Russian authorities on Wednesday softened charges against Greenpeace activists who tried to board an oil and gas platform in Arctic waters, accusing them of the lesser crime of hooliganism as opposed to piracy.

A decision was made to reclassify the charges against the 30 people detained on Sept. 19 on board the environmental watchdog's Arctic Sunrise vessel, 28 activists and two freelance journalists covering the protest, Vladimir Markin, spokesman for the Russian Investigative Committee, told news agencies.

The 30 detainees, whose home countries have repeatedly called for their release, have been jailed for a month in the northwestern Russian port city of Murmansk.

Piracy is punishable in Russia by up to 15 years in prison, while hooliganism carries a maximum sentence of seven years.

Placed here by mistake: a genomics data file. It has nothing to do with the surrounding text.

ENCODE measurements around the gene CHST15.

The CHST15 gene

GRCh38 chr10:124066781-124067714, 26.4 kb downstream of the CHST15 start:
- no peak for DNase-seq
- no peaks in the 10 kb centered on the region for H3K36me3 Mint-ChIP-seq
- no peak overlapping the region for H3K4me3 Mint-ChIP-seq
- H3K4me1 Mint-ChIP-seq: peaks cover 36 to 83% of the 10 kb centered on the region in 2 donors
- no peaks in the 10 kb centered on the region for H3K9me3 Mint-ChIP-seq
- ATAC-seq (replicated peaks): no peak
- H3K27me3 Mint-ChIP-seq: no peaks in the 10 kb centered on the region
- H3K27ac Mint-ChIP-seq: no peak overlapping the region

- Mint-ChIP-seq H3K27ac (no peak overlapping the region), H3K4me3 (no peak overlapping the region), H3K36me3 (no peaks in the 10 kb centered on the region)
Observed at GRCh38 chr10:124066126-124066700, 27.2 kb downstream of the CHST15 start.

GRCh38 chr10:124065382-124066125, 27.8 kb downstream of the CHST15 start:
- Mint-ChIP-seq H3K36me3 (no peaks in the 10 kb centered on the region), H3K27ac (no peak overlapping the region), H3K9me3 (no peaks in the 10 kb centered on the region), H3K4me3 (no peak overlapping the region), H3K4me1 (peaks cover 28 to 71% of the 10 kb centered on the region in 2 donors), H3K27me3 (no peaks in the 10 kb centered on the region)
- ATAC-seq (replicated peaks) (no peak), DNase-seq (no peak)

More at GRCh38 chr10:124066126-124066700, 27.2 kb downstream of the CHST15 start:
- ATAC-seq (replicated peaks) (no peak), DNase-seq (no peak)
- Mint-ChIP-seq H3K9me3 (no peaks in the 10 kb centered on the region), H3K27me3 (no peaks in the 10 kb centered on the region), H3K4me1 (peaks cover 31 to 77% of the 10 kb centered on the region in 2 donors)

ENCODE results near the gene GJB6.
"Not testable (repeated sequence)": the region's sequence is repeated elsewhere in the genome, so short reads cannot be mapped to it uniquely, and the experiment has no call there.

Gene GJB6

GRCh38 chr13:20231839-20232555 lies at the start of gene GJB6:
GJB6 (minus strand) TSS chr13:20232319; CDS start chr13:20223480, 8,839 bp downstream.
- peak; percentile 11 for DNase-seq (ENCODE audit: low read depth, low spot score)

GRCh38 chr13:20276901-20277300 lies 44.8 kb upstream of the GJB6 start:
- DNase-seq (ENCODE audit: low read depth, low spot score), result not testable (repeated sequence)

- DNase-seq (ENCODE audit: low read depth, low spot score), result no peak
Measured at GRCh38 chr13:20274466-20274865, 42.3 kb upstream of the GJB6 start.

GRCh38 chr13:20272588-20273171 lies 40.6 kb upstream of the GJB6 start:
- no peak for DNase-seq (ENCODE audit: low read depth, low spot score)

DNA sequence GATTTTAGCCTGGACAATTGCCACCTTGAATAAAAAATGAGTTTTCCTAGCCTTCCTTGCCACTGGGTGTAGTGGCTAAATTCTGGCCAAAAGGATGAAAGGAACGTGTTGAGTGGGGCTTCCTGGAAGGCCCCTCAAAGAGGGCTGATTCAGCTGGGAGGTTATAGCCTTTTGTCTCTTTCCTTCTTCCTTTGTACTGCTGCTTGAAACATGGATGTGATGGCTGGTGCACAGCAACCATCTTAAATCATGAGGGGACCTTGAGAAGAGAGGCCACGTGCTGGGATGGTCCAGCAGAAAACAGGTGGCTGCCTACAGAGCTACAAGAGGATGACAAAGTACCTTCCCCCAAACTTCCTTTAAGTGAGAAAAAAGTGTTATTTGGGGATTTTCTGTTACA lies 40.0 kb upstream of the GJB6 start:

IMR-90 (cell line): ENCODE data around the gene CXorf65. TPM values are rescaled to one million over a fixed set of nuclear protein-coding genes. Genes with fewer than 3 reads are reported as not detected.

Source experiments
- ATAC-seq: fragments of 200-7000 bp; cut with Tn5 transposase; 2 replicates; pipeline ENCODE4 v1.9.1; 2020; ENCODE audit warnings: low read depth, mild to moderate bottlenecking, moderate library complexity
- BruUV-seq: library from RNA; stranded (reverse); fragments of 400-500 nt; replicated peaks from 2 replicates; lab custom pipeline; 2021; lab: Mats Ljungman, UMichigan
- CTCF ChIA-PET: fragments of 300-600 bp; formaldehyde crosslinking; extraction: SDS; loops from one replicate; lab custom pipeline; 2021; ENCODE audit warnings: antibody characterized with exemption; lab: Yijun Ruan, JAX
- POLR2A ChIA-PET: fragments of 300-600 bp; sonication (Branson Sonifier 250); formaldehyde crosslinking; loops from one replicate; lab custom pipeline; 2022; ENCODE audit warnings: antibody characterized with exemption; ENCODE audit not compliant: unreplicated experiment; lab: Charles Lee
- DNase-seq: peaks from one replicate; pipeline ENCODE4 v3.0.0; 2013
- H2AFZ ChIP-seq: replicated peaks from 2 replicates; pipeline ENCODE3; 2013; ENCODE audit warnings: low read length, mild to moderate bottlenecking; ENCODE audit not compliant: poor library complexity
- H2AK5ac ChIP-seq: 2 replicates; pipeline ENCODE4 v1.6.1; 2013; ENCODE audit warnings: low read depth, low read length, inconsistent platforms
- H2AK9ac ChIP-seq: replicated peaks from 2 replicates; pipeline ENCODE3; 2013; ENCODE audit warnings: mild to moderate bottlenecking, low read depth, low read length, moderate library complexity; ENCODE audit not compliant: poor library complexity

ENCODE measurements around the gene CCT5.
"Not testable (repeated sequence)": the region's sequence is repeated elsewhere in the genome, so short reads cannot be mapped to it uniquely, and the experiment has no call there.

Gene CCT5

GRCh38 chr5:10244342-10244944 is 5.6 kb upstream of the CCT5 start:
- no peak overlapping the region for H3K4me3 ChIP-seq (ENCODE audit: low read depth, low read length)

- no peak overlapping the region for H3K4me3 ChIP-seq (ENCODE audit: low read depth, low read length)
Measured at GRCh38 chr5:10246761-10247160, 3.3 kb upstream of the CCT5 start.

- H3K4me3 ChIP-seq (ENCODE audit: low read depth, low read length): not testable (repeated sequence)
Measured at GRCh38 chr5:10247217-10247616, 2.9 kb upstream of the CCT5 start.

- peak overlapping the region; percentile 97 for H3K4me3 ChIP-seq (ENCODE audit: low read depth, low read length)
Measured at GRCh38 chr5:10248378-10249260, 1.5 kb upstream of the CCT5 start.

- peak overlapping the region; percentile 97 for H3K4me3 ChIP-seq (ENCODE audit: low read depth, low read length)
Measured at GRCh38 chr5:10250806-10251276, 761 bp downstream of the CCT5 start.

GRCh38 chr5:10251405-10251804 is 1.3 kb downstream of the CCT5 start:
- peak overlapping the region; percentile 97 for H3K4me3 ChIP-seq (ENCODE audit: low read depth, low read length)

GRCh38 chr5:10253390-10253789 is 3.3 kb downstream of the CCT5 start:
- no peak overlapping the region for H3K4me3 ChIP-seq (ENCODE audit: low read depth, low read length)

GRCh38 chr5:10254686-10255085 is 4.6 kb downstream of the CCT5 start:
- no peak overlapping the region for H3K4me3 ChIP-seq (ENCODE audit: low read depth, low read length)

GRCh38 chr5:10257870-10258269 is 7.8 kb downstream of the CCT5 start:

President Vladimir Putin weighed in on the case shortly after Russian border guards arrested the 30 suspects in the Barents Sea a day after the ship-scaling protest.

He said they clearly were not pirates but had broken the law by trying to board the Prirazlomnaya oil platform, operated by Russian state energy giant Gazprom.

But the Investigative Committee went ahead and filed piracy charges against all 30 detainees.

Those detained in the case are from nearly a score of countries: Russia, the United States, Britain, Canada, Italy, Ukraine, New Zealand, the Netherlands, Denmark, Australia, Brazil, the Czech Republic, Poland, Turkey, Finland, Sweden, and France.

On Wednesday, Russia said it rejected arbitration in the case by the International Tribunal for the Law of the Sea. The Netherlands has brought the case to that German-based court in a bid to secure the release of the crew members of the Dutch-flagged Arctic Sunrise.

The protest will not halt Gazprom's plans to begin producing oil with the Prirazlomnaya rig before year's end, according to the company, which said it expected to become the first company to sell crude extracted from the Arctic. EFE